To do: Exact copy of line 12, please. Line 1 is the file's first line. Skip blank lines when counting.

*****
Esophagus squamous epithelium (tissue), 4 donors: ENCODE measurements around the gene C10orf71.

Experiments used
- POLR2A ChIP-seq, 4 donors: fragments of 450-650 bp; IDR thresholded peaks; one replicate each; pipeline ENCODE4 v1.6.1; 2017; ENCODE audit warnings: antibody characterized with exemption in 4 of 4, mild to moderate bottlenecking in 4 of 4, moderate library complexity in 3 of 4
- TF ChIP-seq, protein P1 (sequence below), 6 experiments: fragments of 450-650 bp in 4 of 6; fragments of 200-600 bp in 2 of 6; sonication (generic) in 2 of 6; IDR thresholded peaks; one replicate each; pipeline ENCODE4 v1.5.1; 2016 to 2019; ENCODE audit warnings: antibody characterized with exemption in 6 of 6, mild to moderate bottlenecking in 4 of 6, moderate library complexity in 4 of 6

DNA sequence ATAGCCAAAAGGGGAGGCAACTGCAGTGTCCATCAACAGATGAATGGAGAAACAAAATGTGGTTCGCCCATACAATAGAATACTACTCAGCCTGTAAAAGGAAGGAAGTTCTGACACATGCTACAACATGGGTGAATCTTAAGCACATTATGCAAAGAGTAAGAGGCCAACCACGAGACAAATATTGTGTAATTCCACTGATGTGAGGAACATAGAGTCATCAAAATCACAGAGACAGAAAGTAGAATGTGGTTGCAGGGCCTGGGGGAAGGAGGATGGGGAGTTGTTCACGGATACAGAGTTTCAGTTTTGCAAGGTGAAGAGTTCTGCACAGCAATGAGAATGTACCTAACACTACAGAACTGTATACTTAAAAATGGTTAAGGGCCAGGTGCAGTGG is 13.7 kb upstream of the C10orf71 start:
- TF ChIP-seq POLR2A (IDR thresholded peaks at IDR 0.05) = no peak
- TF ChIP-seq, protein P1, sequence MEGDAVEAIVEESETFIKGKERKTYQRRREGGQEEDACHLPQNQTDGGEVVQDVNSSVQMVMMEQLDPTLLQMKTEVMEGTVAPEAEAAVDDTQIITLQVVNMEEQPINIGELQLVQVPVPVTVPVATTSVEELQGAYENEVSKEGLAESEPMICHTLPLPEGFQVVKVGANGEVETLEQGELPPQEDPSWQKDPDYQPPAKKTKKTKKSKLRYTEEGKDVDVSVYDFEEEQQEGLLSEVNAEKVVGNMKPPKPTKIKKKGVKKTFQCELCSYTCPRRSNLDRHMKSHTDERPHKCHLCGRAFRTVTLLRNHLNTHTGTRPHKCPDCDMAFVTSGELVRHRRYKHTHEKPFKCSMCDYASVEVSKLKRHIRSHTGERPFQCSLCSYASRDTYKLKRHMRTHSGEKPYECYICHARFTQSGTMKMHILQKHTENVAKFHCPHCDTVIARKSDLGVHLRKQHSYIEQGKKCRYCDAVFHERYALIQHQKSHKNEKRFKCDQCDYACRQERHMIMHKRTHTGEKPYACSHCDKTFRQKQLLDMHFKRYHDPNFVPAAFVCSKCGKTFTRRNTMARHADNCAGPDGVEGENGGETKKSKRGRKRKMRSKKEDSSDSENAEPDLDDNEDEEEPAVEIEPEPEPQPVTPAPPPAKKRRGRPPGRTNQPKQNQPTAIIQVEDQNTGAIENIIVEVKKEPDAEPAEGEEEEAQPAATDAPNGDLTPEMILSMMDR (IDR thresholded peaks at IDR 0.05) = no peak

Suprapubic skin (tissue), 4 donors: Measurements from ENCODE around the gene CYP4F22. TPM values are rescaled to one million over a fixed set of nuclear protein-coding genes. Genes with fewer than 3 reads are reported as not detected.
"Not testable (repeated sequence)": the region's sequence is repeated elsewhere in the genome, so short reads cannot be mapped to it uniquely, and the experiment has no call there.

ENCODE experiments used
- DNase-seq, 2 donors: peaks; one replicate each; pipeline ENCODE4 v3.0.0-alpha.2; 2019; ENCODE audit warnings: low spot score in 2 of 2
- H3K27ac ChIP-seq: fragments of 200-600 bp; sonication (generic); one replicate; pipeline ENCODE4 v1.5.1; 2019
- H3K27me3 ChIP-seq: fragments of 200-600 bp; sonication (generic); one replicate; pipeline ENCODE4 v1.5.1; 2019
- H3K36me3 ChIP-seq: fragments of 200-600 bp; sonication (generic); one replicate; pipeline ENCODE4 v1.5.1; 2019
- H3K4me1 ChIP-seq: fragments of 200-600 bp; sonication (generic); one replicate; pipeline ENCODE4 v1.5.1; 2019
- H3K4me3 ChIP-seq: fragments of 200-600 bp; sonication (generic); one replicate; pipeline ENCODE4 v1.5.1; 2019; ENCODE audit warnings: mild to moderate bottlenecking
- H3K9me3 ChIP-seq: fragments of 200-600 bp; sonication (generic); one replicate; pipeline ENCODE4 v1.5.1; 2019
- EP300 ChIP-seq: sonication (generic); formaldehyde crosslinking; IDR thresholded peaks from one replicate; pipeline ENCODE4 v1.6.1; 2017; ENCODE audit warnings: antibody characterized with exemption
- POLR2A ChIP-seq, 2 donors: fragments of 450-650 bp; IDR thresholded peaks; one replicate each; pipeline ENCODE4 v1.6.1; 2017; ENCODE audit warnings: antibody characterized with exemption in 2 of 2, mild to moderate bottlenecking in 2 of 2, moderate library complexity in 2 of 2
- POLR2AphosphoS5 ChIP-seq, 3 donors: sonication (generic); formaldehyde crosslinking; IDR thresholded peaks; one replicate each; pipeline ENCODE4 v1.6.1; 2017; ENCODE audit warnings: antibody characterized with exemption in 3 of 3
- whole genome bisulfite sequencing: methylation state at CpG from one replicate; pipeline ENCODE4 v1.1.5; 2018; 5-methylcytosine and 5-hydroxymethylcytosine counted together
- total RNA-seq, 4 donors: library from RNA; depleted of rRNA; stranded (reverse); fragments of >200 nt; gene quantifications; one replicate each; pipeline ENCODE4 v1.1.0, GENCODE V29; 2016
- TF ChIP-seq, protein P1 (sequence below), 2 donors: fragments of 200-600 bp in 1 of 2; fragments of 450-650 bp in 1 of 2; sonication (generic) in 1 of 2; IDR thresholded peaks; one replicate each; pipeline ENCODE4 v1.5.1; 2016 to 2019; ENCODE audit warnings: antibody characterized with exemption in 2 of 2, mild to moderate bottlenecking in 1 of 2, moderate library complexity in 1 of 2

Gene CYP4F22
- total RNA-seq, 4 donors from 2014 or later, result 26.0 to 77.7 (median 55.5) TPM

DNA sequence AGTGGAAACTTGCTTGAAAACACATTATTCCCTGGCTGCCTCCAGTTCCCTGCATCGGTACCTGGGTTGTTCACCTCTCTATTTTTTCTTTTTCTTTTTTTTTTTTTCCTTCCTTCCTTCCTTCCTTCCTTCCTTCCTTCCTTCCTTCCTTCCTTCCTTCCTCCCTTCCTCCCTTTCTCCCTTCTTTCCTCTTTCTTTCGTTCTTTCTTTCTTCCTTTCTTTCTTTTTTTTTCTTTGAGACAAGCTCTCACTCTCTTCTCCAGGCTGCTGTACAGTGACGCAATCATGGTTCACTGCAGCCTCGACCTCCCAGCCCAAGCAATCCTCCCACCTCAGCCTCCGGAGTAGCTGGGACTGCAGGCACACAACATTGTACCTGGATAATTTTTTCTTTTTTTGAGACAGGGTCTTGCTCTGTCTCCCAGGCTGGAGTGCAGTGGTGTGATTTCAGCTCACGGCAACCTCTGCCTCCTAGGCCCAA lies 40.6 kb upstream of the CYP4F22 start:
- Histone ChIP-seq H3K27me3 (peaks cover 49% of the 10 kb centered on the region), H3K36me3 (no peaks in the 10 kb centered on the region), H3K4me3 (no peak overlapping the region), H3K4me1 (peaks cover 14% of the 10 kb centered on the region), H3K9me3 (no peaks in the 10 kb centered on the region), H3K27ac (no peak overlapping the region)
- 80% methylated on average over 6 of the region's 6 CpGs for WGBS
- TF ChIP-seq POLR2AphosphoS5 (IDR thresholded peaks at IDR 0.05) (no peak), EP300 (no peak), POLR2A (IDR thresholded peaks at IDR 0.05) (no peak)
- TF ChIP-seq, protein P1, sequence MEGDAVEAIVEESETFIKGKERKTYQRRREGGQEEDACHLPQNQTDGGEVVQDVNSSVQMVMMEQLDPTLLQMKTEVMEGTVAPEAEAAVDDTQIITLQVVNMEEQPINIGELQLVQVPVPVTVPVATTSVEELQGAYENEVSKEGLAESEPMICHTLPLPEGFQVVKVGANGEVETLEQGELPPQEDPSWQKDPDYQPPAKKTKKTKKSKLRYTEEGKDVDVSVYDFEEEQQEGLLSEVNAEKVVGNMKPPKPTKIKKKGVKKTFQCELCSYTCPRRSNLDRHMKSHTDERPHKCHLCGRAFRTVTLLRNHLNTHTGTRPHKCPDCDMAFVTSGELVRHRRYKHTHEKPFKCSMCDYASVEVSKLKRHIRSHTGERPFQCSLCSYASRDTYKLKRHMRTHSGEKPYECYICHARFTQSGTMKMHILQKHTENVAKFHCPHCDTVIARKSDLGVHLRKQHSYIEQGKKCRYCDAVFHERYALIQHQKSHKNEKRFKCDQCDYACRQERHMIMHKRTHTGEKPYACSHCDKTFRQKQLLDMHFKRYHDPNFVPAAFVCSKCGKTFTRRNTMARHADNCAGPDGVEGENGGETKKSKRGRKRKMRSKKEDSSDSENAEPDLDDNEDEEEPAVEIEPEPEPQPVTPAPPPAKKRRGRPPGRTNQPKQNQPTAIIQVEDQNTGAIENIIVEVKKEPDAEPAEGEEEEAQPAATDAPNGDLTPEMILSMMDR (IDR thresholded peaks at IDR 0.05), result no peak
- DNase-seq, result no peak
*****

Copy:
- H3K27ac ChIP-seq: fragments of 200-600 bp; sonication (generic); one replicate; pipeline ENCODE4 v1.5.1; 2019